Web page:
“What we want is to send a message to China that if they move here, they need to be aware that our borough – in all of its diversity – is a place where we’re very proud to stand up for human rights,” Khan said.
Biggs said in a statement to CNN that Tower Hamlets was “open and tolerant” but also wants “to be good partners and support good relationships.”
He acknowledged, however, that he and the community were concerned about China’s rights record, “in particular the appalling treatment of the largely Muslim Uyghurs,” and that it was right to challenge the Chinese government on the issue.
Any problems with the embassy plans could prove troublesome for China’s international image. At a ceremony to hand over the site to the Chinese mission in 2018, Ambassador Liu said he hoped the embassy would become a London landmark and that the new premises should be a symbol of China’s current role and influence in the world.
In a statement, the Chinese embassy in London said the move had “approval and support from the UK government” and that “the relocation of the Chinese embassy to [Tower Hamlets] will bring more vitality into the area.”
The embassy added that the “Chinese government attaches great importance to safeguarding human rights,” and said critics should “abandon their lies and deceptive words on Hong Kong and Xinjiang” and “stop using human rights as an excuse to interfere in China’s internal affairs.”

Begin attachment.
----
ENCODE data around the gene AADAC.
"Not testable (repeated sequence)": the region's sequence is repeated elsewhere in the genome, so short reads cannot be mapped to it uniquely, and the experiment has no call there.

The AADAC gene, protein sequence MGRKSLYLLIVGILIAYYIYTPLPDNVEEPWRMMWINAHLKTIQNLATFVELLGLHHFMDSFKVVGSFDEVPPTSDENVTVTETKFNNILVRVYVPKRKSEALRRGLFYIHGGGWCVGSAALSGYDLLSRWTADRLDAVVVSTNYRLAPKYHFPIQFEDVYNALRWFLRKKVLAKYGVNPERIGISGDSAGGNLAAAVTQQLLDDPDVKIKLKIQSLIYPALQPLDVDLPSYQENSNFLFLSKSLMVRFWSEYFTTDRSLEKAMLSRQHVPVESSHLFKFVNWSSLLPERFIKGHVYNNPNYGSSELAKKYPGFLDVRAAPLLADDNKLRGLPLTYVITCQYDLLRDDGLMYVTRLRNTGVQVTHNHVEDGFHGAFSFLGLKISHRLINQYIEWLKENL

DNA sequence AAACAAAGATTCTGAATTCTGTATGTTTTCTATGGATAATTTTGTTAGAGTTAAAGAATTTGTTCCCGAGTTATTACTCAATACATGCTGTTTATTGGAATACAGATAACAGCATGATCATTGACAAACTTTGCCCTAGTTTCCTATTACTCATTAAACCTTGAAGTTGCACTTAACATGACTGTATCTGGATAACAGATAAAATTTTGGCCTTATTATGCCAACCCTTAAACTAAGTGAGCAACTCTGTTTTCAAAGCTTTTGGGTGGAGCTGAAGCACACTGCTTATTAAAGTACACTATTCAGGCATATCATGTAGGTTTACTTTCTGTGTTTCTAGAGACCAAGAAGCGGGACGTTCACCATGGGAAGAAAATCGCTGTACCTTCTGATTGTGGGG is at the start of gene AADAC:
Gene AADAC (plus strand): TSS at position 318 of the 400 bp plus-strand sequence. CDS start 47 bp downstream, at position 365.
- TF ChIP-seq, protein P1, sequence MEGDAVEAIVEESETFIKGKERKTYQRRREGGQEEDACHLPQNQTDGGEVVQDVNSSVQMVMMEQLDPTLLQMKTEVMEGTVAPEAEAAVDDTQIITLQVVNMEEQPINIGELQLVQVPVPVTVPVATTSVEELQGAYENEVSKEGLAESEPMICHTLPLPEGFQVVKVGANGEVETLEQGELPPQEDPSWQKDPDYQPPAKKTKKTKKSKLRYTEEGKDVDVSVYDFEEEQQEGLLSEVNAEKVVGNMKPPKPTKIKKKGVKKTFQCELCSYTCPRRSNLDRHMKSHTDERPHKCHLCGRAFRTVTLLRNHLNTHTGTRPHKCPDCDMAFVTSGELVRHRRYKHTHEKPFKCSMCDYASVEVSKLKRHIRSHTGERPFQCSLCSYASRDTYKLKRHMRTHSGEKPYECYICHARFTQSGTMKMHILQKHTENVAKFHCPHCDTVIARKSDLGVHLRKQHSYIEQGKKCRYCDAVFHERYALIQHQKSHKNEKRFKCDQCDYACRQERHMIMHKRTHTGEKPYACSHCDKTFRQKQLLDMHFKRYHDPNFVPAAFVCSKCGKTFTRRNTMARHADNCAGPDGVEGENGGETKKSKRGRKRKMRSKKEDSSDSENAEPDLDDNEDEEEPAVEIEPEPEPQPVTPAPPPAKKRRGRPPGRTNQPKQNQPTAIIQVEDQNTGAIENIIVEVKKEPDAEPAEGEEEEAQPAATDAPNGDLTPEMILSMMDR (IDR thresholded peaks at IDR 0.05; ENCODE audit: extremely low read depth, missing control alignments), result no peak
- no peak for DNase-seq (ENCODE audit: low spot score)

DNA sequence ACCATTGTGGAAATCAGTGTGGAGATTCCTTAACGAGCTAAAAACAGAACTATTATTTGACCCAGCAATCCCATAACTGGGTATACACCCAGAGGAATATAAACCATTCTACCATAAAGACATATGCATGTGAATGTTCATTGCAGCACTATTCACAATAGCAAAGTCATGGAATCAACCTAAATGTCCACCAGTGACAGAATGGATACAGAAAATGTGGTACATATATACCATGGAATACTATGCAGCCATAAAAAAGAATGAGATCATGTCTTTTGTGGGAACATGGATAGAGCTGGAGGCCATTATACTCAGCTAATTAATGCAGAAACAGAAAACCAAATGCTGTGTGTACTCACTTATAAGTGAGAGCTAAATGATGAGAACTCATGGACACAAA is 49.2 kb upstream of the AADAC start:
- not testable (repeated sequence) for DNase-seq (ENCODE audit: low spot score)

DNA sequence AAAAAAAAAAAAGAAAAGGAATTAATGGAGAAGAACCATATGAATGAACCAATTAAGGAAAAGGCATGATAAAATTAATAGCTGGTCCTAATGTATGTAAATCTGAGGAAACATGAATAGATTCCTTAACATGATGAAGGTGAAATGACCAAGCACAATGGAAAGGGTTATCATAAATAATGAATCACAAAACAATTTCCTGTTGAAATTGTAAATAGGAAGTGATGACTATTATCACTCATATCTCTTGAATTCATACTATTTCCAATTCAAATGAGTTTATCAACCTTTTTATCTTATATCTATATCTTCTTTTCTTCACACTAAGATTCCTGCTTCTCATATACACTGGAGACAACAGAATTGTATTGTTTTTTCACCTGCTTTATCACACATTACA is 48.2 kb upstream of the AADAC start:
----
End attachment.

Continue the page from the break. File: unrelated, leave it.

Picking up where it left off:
The Chinese Ministry of Foreign Affairs did not respond to a request for comment.
Trade vs. Rights
Demonstrators on Thursday gathered in dozens of cities around the world to protest China’s treatment of certain groups in the country, including Uyghurs, Tibetans and people in Hong Kong.
One of the organizers, Rahima Mahmut from the World Uyghur Congress in London, said countries were choosing trade over human rights.
“It’s very obvious that trade relationships are being prioritized, not just in the UK. We see this in African countries and China’s neighboring countries that are already trapped in debt to China. And Turkey too. Turkey was the country that we Uyghurs always felt we could rely on or seek refuge in,” said Mahmut, a Uyghur who left Xinjiang in 1997.
Turkey is increasingly relying on China to dig itself out of debt. It was previously one of the few Muslim-majority countries to have criticized China’s actions in Xinjiang, early last year denouncing the camps as a “great shame for humanity.” It has since softened its tone toward Beijing, and President Recep Tayyip Erdogan’s AK Party voted against launching a probe into the alleged abuse against Muslims in China.
The UK took some action against China following its implementation of the National Security Law for Hong Kong, which has stifled a pro-democracy movement in the former British colony. Westminster opened a pathway for citizenship for Hong Kong residents with the right to a British National Overseas passport, which includes potentially 3 million Hong Kongers.
The UK has also condemned China several times over the camps in Xinjiang, including at the recent UN Rights Council meeting, where the Foreign Office’s junior minister Tariq Ahmad called on Beijing to allow a UN team “unfettered access” to Xinjiang to investigate allegations of abuse there.